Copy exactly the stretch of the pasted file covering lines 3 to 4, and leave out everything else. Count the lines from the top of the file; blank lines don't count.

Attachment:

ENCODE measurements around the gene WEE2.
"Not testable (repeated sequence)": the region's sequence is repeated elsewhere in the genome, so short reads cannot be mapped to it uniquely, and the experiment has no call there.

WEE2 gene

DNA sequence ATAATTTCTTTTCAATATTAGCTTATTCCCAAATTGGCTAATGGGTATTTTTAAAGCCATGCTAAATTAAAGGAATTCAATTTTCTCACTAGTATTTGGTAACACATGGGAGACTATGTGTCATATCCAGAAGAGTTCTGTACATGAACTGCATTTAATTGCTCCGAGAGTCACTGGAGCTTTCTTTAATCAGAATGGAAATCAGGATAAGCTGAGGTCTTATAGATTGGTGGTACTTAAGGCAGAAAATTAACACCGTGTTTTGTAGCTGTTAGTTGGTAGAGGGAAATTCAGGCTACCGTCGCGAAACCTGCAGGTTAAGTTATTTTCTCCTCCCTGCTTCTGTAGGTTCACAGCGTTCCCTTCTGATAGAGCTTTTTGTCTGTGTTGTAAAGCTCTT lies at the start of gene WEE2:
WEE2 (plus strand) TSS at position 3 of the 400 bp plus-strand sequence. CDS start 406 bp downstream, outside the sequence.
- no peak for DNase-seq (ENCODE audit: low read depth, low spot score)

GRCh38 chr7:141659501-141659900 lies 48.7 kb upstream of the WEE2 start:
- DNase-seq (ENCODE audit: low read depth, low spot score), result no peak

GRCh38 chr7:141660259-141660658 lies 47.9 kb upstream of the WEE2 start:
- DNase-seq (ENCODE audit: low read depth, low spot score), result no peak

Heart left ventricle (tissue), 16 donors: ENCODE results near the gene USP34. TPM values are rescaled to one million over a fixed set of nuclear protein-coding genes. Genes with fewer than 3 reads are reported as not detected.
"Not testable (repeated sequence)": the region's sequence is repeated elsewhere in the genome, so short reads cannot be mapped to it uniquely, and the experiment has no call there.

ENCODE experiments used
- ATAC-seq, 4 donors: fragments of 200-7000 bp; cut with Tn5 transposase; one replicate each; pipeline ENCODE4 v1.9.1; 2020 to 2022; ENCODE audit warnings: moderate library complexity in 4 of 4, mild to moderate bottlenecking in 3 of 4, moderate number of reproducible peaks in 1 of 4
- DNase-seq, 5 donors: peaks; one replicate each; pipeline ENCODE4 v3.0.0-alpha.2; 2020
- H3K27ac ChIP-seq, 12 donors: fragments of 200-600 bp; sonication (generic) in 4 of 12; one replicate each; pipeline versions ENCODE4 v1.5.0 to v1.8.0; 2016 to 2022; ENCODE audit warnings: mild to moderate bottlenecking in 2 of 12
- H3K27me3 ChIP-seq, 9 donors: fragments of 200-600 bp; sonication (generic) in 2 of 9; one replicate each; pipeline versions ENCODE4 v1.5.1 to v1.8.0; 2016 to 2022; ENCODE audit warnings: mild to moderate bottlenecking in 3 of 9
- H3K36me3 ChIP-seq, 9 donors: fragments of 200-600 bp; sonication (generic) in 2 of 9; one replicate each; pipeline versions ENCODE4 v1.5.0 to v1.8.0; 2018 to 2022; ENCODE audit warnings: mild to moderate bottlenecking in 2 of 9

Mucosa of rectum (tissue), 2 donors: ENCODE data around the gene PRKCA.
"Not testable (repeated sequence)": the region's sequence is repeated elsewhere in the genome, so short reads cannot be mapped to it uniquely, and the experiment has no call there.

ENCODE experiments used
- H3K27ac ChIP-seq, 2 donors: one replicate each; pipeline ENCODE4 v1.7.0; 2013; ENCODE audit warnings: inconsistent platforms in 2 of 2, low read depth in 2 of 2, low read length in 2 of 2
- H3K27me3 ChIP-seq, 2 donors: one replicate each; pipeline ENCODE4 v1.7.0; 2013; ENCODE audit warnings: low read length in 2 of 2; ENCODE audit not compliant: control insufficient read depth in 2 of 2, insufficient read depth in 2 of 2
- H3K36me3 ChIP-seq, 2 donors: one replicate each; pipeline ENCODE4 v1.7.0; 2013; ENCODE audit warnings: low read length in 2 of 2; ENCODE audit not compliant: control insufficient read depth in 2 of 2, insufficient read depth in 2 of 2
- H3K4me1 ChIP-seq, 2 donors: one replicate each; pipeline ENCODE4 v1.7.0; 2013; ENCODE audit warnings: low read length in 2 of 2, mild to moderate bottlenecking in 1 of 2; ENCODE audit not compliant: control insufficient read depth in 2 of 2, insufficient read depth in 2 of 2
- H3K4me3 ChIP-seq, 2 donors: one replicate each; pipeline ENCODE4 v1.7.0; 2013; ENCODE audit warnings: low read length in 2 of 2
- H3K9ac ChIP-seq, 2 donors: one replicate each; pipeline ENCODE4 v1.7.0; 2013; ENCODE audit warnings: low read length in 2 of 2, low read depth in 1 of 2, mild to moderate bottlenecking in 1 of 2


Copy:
WEE2 gene

DNA sequence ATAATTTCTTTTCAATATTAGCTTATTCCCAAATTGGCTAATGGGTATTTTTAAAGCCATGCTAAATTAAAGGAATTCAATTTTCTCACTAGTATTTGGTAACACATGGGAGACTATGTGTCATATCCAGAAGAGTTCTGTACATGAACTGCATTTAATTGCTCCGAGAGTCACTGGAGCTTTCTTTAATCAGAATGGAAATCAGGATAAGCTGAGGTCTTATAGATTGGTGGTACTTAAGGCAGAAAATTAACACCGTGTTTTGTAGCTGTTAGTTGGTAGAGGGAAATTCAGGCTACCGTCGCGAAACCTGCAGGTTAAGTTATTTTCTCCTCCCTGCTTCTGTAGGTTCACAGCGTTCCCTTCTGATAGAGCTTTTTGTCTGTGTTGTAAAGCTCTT lies at the start of gene WEE2: